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Gulp. You can do this! Dental hygienists might find that they like asking for patient referrals

Aug. 1, 2017
Eileen Morrissey, RDH, explains why dental hygienists might actually enjoy asking patients for referrals.

By Eileen Morrissey, RDH, MS

Do you participate in building the hygiene sector of your practice by asking for patient referrals? When I ask hygienists how they feel about this, I get mixed reactions. For the majority, the answer is a resounding, “No way!” My hope is that this column inspires you to take a walk outside your comfort zone and try it. Here are some suggestions to get you started.

If you believe that your dental hygiene care and that of your doctor’s is second to none, then why not circulate that message? Think about the fact that a significant number of people do not get regular dental care for many reasons. We know that poor dental health directly or indirectly impacts overall systemic health.

If such patients are staying away because of low perceived need or fear, and they hear positive accolades from friends who are your satisfied patients, then you’re providing a public health service. These potential patients will be introduced to an opportunity for good dental health in your practice. Also, there are many other patients out there who are simply not enthusiastic about the care they are currently receiving.

When you believe in the care provided by your practice, being an enthusiastic champion for the cause can be very gratifying, and it makes the doctors extraordinarily happy. Some employers even recognize the dental hygienists’ efforts with additional incentives.

Consider the following scenario that probably happens more often than not in your office. You’ve delivered the recare visit in a systematic and impressive fashion, and the results are top shelf. You have educated and helped your patient with some of her home-care concerns. Further, you happen to be a kind, caring, and warm hygienist who genuinely likes helping the people you serve.

As the visit winds down, you can’t help but notice that Mrs. Patient is beaming at you as you complete your documentation. Then, it happens. She says something like, “Eileen, this was a great visit. My mouth feels fantastic, and thank you for being so gentle.”

If you’re a marketing-minded, savvy hygienist, you will know to seize the moment. Your response to her compliment might be, “Susan, thank you! We’d love to have more people like you in our practice. So, if you know anyone who you think might benefit from our services, will you tell them about our office?”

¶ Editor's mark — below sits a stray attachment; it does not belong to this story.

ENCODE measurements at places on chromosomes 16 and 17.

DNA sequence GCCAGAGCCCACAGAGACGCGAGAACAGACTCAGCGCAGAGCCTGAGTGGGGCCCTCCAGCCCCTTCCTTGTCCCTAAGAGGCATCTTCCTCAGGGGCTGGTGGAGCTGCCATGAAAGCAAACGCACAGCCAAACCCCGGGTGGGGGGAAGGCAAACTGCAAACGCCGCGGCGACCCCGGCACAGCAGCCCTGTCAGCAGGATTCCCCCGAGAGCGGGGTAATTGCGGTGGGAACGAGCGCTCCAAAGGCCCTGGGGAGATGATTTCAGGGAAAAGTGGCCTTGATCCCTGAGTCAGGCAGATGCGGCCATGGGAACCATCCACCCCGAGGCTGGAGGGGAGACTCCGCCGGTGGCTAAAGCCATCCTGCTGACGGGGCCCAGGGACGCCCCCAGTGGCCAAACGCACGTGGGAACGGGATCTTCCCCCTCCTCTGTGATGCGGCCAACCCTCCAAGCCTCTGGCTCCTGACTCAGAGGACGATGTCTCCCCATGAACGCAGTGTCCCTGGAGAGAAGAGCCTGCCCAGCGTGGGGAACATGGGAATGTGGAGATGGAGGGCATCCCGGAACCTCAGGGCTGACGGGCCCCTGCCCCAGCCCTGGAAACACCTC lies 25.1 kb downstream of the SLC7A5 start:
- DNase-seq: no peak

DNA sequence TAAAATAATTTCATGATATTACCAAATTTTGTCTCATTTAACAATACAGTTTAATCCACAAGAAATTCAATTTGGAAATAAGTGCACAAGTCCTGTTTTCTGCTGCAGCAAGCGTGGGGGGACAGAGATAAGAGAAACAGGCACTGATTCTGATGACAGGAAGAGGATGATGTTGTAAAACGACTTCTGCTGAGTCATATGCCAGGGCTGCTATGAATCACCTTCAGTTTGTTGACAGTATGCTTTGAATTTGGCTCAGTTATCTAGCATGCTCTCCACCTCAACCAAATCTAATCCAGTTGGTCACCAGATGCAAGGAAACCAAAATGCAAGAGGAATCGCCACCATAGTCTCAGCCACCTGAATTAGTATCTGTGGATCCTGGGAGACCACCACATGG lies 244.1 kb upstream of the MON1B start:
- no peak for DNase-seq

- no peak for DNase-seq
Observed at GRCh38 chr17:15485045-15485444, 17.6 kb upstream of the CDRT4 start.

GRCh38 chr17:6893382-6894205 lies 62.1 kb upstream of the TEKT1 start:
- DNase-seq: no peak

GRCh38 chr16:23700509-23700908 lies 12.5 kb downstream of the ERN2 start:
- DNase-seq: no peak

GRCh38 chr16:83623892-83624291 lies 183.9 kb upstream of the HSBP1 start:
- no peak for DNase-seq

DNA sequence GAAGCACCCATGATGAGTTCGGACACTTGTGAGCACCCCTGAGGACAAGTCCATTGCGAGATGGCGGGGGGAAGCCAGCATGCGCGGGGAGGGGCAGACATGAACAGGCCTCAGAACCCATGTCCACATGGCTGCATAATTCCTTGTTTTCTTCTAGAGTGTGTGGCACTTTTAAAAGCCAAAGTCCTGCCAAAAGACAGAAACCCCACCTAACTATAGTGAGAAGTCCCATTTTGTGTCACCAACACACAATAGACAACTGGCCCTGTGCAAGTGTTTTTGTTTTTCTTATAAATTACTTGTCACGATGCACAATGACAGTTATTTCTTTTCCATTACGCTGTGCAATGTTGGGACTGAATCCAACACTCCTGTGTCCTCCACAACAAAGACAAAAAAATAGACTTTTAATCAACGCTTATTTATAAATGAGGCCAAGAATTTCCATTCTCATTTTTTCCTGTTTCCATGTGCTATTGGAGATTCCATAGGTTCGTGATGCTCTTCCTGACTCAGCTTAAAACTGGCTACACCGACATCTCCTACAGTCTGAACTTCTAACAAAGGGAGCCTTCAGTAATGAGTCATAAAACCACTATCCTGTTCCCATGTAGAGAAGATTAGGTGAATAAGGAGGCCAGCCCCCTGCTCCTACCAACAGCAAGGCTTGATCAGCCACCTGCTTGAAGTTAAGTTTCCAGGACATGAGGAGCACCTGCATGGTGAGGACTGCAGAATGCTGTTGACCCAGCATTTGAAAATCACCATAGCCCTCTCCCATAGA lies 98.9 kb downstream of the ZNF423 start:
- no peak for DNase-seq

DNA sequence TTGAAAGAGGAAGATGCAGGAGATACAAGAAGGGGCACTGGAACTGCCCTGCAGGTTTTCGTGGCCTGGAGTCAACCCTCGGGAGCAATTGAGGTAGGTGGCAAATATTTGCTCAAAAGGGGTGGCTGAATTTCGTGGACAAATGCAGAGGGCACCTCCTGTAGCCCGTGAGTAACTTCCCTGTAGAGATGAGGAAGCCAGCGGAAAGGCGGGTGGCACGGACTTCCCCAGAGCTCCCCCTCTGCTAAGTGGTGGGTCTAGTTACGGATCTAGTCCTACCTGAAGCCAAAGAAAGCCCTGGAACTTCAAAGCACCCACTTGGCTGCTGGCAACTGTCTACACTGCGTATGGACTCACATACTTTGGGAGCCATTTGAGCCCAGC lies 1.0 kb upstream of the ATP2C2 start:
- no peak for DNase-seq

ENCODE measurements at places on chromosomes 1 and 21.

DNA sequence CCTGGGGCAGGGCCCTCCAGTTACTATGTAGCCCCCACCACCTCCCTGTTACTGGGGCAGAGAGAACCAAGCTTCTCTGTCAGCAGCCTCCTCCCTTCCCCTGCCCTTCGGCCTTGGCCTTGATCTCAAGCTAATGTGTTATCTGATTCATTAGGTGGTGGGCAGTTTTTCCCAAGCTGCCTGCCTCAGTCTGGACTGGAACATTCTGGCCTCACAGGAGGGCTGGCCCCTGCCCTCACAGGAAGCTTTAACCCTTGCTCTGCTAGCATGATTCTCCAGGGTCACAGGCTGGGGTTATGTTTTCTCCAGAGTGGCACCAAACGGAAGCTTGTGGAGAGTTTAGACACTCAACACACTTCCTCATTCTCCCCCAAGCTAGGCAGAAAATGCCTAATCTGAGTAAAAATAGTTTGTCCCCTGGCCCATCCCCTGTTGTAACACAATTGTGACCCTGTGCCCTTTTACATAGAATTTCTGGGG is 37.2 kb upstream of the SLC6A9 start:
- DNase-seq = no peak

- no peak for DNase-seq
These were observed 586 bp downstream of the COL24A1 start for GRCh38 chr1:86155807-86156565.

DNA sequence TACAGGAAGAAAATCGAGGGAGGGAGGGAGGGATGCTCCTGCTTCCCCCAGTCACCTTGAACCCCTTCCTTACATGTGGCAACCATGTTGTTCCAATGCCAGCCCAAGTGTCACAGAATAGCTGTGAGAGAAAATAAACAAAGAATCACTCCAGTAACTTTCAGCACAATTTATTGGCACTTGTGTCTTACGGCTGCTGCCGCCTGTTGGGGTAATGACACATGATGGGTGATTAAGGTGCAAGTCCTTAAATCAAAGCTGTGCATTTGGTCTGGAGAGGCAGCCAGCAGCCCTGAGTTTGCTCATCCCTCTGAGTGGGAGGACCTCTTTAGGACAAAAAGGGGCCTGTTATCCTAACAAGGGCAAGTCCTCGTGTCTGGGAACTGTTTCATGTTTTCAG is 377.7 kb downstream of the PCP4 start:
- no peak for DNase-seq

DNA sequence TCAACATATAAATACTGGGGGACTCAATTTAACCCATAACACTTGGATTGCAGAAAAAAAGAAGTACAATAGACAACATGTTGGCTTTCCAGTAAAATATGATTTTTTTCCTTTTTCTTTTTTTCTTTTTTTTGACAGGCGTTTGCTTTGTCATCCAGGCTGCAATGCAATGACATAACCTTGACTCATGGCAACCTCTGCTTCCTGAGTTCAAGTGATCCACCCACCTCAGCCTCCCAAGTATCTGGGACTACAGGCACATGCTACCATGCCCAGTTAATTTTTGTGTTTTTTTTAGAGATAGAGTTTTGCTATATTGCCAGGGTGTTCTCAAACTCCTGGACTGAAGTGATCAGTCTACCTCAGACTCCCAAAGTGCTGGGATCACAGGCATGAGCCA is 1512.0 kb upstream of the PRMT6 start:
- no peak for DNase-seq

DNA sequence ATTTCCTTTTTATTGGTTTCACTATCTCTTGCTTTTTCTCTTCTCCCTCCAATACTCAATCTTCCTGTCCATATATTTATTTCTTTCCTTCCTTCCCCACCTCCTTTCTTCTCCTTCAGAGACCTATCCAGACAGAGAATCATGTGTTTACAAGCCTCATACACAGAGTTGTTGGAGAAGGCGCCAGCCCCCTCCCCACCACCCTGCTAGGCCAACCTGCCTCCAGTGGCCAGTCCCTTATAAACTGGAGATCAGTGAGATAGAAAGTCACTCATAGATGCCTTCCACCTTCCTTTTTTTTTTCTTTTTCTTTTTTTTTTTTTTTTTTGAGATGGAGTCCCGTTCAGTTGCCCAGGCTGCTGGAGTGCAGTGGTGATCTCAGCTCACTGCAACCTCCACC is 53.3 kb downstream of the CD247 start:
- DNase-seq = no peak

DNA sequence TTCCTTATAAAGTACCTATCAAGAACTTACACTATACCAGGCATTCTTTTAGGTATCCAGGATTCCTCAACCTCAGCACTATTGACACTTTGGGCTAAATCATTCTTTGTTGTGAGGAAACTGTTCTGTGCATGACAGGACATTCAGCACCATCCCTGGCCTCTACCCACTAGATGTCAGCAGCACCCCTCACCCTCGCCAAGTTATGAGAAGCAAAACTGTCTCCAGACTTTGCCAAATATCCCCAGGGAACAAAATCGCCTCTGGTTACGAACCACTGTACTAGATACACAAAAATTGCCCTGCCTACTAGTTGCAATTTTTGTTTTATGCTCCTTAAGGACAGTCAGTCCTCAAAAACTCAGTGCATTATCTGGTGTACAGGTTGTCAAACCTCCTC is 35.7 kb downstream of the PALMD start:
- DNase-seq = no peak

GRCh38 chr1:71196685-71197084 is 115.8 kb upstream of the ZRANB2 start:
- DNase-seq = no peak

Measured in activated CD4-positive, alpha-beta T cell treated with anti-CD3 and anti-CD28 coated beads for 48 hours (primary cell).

This sentiment is short, sweet, and speaks from the heart. Her response will invariably be, “Absolutely!” You can then hand her a few business cards. Some of my colleagues have their own practice cards with their names imprinted. If you do not, it will be just as effective to handwrite your name on the practice card. It’s helpful to keep a stack in your treatment room so that you can dispense them on a regular basis!

Hold on, take a deep breath, and stay with me. Asking for a referral does not need to be a dreaded task. I understand that it strikes fear in the hearts of many. We may not want to ask because we fear rejection, we don’t think we need to be salespeople, we don’t want patients to think we’re desperate, or any multitude of reasons. I understand, but it does get easier once you adopt the mindset and take the aforementioned leap.

How, and when do you ask? Keep the following in mind. It’s a no-brainer when a patient gives you a compliment, as in the scenario I described. However, you can also set yourself up for the same compliment. After a successful patient appointment when you sense positive vibrations, sit the patient up in the chair so that you’re in eye contact. Ask Mr. Client if he was satisfied with how the session went today. When he said, “Fabulous,” you’re back to the compliment stage, and you can proceed with the referral process.

Since asking for referrals becomes easier with practice, you should try to do it regularly. Consider targeting two or three patients each day. This can be discussed in advance with your doctor or at the team huddle. Now, what do you do if the patient retorts with something like, “What are you, desperate?” I can tell you firsthand that this rarely happens. Remember, we sometimes have to be actors. A patient responded like this to me only once, and my Academy Award winning comeback was, “Of course we’re not desperate! We just want more great patients like you in the practice. Will you help spread the word?”

This was delivered with eye contact and a big smile. Mr. Nasty had no idea how I really felt about him, which is part of the fun of being an actor. I handed him a business card, and what could he do but take it? After all, I had just appealed to his ego with a big compliment. And guess what? He referred someone!

I promise that if you try this marketing strategy, you are really, really going to like it. When you start seeing referrals and patients come in specifically asking for you, it gets even better. Onward we go; it is in our hearts’ core. RDH

EILEEN MORRISSEY, RDH, MS, is a practicing clinician, speaker, and writer. She is an adjunct dental hygiene faculty member at Rowan College at Burlington County. Eileen offers CE forums to doctors, hygienists, and their teams. Reach her at [email protected] or 609-259-8008. Visit her website at